I can think of one reason Pride Vermont  is postponing Burlington’s celebration until September 22 instead of doing it in late June like everyone else. The summer is stuffed to the point of regurgitation with festivals — jazz, garlic, solar power, yoga, history, heifers, hot-air balloons.
So never mind that Pride Month commemorates the radical act that sparked the gay liberation movement — when working-class queers, young hustlers and drag queens fought back against the police raid of New York City’s Stonewall Inn on June 28, 1969.
There are more important things to consider: By late September, hotel reservations are slumping and crêpe sales are down on Church Street. Vermont tourism needs a jump on leaf peeping.
Bring on the homos!
If you doubt that LGBTQ has become another consumer niche and Pride Month another opportunity to sell stuff outdoors, I give you 2012’s theme: Fun, Family and Food. The festival will share space with Northern Decadence Vermont , Vermont’s LGBTQ-friendly Food and Travel Expo, featuring such homophile treats as gourmet ice cream and microbrews. Not to lose a watt of marketing synergy, the organizers also folded in a New Age motif. Looking for LGBTQ pride? Google “Equality Equinox.”
Maybe raising a glass of artisanal wine is appropriate for what Pride is proud of this year. The president endorsed same-sex marriage. The “don’t ask don’t tell” repeal went into effect. The Presbyterian Church ordained its first openly lesbian minister. And the first trans woman to compete in the Miss Universe Canada pageant was named Miss Congeniality.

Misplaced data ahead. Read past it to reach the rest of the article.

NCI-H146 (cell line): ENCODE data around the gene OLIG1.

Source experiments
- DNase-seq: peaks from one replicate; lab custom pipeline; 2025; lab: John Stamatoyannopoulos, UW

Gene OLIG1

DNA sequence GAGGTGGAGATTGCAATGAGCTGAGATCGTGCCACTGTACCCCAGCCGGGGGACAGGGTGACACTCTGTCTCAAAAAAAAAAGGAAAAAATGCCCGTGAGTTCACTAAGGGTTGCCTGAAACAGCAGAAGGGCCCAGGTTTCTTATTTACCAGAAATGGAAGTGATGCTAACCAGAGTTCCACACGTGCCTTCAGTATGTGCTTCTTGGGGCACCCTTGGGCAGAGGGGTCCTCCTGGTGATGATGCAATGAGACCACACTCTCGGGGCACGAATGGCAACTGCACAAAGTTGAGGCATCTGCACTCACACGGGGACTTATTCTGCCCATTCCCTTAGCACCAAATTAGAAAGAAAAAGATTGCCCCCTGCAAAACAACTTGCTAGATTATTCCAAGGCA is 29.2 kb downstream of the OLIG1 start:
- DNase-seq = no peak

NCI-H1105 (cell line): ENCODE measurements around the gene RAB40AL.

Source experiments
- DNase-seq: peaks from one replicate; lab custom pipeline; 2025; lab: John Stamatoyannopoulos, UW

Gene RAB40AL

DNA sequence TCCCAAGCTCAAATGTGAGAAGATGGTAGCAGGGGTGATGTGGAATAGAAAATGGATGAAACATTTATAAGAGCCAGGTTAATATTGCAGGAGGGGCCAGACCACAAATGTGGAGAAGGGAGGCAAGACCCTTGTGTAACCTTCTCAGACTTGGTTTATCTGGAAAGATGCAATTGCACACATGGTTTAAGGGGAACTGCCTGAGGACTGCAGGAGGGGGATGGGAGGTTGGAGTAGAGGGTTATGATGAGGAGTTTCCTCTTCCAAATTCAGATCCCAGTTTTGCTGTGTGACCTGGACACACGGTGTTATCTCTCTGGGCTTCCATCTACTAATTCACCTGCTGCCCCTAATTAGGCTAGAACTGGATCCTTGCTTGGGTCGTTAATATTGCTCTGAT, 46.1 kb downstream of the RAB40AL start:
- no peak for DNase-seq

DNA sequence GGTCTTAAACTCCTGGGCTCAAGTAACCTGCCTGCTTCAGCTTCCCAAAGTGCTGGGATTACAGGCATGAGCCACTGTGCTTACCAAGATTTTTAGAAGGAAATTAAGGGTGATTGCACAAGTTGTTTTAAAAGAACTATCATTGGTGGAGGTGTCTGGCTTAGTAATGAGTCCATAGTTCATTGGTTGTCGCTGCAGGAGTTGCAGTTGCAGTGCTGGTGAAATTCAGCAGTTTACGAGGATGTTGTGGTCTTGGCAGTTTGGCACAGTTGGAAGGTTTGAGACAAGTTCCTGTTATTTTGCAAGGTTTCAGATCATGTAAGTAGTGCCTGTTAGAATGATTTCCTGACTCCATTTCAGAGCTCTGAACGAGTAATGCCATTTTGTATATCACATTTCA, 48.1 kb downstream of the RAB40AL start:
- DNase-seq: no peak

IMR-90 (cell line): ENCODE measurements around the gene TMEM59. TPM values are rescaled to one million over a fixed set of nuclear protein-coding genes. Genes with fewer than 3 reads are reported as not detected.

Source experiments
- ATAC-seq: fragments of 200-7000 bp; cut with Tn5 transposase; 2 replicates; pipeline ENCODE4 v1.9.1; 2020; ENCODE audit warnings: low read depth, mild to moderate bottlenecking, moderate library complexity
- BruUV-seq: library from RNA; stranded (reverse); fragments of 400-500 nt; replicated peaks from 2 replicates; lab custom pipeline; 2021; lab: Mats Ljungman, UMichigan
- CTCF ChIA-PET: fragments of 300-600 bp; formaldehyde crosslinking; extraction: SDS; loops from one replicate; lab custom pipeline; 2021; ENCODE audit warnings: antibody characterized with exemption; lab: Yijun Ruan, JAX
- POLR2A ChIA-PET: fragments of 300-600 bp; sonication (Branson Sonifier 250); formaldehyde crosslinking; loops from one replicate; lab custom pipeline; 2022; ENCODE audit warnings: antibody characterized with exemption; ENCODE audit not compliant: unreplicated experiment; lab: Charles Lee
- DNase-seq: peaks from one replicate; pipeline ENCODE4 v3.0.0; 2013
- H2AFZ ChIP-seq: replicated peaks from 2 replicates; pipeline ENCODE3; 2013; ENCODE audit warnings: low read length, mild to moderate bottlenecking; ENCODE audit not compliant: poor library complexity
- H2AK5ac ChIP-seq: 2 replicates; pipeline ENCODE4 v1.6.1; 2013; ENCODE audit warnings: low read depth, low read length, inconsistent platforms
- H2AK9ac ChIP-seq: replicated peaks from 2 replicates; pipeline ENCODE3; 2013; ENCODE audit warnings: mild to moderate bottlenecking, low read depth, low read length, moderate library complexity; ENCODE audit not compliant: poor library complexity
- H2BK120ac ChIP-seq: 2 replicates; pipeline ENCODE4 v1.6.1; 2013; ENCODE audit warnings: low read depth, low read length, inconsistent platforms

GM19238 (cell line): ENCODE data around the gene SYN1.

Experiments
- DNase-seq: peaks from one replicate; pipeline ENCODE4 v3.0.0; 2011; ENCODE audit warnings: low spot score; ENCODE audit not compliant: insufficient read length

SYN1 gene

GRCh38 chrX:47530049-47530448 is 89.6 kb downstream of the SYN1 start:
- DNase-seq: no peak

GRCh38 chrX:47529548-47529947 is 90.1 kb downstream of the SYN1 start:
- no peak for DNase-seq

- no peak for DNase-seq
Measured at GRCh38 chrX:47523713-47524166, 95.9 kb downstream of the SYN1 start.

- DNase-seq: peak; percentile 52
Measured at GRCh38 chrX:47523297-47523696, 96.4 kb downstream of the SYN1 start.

This year, too, it must be noted, Pope Benedict XVI opined that same-sex marriage is a threat to “the future of humanity itself.” Former Miss Pennsylvania Sheena Monnin threw down her crown after the Miss USA contest admitted transgender competitors. “This goes against [every] moral fiber of my being,” she huffed.
And soon we may witness the Roberts Supreme Court upholding defense-of-marriage laws — as long as they extend the rights of matrimony to corporations.
But party down! Marriage, the military, religion and beauty pageants — the three greats of gender oppression and one close runner-up — are opening their arms to LGBTQ people, and LGBTQs are thrilled by the embrace. As the social critic Leo Bersani wrote in an essay called “Against Monogamy,” “[Michel] Foucault’s hope that gays might be in the vanguard of efforts to imagine what he called ‘new ways of being together’ appears, for a large number of gay people today, to be considerably less inspiring than the hope that we will be allowed fully to participate in the old ways of being and of coming together.”
Alas, I usually sigh at this point. The Queer — as opposed to Homo domesticus — is an endangered species.
But why mourn? Why not accept that people, like statistics, tend to regress to the mean? From my privileged position as a white, coupled heterosexual, it would surely be more polite to stop insisting that those on the margins stay there — and relish it.
What’s wrong with Fun, Family and Food?